Crew Dragon Demo-2 Returning

Update August 2, 2020 3:30 p.m.

SpaceX Crew Dragon Endeavour on deck of recovery ship GO Navigator. (August 2, 2020)

They’re back.

Astronauts Bob Behnken and Doug Hurley rode Crew Dragon Endeavour down to the Gulf of Mexico, off the Pensacola coast.

They’re on SpaceX recovery shop GO Navigator, headed back to Florida.

From NASA: Bob Behnken and Doug Hurley, installing a new European Drawer Rack Mark 2 in the ISS Columbus module.

Bob Behnken and Doug Hurley flew Crew Dragon Endeavour, C206, to the International Space Station on May 30. They’re leaving this afternoon.

I missed this morning’s farewell ceremony on the ISS. But NASA recorded it, so I’m a happy camper:

NASA’s live coverage starts in about a half-hour:

“…Live coverage of NASA’s SpaceX Demo-2 return will begin at 5:15 p.m. and continue through the targeted splashdown at 2:41 p.m. on Sunday, the first return of a commercially built and operated American spacecraft carrying astronauts from the space station. It will wrap up NASA’s SpaceX Demo-2 test fligh after more than two months at the International Space Station….”
(“NASA’s SpaceX Demo-2: Teams Targeting Gulf of Mexico for Splashdown,” Marie Lewis, Commercial Crew Program, NASA (August 1, 2020))

I’m embedding the NASA Live YouTube channel after listing links to stuff I’ve been looking at lately. This sort of thing fascinates me. Your experience may vary. 😉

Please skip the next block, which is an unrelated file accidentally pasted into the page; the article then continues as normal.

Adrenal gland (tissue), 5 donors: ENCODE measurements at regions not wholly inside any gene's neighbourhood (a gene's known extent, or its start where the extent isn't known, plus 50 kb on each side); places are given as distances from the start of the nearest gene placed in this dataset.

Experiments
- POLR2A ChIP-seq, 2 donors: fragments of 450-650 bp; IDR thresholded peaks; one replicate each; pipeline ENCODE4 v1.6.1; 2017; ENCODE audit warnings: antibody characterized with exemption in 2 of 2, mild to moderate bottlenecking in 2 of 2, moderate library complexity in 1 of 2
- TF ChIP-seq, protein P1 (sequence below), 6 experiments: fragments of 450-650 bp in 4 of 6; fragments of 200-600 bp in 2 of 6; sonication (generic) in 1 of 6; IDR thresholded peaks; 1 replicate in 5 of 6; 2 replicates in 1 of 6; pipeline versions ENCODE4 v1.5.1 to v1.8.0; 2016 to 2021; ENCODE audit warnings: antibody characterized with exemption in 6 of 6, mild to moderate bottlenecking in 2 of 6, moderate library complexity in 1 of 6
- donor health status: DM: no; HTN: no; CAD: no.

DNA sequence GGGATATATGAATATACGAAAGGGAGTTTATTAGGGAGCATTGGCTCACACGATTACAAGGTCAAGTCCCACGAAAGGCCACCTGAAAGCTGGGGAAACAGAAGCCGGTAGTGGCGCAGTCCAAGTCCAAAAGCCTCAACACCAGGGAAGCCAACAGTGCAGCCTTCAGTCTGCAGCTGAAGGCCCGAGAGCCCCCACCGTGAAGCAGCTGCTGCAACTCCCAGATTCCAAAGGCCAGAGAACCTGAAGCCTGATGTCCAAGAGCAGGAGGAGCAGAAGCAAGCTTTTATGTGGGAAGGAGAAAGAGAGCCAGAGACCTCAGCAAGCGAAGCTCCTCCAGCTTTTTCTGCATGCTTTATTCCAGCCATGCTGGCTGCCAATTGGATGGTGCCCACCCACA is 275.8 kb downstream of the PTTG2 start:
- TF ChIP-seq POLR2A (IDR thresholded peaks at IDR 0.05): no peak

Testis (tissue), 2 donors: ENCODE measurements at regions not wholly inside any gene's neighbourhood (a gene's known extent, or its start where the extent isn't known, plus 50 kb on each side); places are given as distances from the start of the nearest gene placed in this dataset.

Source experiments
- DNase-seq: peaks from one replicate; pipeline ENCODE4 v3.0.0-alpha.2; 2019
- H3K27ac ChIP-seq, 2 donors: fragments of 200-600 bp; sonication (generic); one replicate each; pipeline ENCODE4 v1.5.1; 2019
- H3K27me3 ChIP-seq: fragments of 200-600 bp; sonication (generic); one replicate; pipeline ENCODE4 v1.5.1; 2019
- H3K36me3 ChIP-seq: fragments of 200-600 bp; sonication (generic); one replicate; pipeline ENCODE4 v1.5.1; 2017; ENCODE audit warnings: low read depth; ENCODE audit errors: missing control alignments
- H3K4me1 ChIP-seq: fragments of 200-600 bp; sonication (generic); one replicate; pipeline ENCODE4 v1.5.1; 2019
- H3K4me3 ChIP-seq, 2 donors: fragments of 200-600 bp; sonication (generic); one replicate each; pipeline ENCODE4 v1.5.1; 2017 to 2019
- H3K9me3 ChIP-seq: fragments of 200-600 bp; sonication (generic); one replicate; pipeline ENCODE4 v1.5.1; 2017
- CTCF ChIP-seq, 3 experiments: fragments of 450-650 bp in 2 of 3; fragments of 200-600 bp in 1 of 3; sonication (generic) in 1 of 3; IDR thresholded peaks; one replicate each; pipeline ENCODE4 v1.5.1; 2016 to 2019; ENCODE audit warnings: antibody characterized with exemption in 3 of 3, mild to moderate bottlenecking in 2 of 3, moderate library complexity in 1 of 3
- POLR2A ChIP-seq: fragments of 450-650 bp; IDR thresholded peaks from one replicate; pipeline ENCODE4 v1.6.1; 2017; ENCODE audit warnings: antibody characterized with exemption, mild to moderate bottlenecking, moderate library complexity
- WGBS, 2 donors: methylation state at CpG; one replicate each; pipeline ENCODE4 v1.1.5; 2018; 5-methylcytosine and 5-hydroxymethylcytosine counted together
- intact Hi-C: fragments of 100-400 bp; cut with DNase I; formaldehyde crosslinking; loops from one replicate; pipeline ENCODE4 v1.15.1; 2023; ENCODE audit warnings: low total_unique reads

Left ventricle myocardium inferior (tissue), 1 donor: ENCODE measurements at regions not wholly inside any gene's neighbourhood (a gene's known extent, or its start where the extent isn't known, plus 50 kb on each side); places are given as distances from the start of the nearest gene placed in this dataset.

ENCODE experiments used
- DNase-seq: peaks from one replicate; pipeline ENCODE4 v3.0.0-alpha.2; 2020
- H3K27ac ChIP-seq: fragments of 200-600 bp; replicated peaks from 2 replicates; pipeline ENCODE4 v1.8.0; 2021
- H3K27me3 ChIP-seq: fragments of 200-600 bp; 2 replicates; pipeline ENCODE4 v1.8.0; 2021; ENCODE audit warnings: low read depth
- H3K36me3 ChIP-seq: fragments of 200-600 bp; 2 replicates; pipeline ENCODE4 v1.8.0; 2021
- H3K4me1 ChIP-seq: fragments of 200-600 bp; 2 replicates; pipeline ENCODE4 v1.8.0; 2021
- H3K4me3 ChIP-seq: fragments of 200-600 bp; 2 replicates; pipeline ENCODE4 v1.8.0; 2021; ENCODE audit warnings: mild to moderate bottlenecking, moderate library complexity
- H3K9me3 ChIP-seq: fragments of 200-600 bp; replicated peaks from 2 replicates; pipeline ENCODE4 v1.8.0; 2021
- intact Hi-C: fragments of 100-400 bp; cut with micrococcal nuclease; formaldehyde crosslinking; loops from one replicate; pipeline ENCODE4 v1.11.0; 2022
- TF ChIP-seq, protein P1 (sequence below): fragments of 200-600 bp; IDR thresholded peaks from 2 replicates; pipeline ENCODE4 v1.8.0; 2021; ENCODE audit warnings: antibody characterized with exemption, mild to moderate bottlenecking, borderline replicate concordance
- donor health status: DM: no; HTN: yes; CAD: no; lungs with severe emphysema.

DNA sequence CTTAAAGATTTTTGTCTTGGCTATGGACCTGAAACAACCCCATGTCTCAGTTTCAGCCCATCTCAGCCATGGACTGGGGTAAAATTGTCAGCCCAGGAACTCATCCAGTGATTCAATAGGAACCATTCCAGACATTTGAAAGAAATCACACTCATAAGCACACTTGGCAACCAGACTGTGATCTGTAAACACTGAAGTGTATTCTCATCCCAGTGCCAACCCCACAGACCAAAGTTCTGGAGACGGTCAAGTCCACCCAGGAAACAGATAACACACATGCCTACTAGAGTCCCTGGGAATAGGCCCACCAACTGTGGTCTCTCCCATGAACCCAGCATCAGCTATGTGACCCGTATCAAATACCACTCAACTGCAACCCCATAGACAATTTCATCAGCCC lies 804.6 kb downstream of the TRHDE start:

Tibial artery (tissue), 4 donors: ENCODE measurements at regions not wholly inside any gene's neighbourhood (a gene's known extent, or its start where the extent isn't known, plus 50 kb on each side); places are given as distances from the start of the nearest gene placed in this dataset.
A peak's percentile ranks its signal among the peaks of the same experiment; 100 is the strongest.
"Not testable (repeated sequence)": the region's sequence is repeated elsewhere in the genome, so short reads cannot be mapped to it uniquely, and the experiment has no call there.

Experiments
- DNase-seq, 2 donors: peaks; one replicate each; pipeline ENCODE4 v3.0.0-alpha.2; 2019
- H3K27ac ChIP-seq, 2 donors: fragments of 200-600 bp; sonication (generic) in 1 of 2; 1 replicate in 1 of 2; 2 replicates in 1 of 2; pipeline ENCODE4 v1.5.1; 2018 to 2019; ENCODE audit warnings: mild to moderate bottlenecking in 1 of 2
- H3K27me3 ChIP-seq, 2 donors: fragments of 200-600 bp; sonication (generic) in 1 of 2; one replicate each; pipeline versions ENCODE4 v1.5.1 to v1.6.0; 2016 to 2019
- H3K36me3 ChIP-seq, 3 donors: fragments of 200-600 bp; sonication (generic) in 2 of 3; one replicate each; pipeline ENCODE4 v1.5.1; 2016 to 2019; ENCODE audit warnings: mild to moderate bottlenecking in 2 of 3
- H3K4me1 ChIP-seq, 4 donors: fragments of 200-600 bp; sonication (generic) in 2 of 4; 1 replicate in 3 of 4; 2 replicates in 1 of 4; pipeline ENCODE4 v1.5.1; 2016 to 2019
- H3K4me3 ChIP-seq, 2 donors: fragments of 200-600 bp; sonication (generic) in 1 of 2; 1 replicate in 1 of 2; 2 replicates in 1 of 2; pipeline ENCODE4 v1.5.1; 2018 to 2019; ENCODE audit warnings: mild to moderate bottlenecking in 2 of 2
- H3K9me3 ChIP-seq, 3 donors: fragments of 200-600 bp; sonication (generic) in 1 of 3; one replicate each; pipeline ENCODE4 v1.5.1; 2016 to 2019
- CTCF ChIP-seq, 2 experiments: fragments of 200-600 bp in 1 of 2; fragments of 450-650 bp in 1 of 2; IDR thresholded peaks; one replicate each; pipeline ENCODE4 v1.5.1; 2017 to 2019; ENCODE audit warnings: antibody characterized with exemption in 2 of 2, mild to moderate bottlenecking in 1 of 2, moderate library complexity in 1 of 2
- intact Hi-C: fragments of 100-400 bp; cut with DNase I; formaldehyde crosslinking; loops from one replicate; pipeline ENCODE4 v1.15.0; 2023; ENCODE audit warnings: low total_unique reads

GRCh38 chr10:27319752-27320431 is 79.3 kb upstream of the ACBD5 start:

I had, and have, more to say about the ISS, commercial spaceflight, being human and all that.

But, happily, my number-one daughter called this afternoon. We had a good talk, I’m looking forward to our next chats about Sabaton, winged hussars, psychology-sociology-psychiatry stuff and a mess of other allegedly-related topics.

Speaking of which, here’s the usual related (more or less) posts link list:

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Mars 2020 Mission Launched

I watched NASA’s Perseverance rover and Ingenuity helicopter take off at 6:50 this morning, 11:50 UTC. (July 30, 2020)

If I heard coverage of the launch correctly, it wasn’t perfect.

The Atlas V took off a few milliseconds early.

A few hours later, a message from the spacecraft let folks on the ground know that it had gone into safe mode. Odds are that Mars 2020 got chilly while in Earth’s shadow.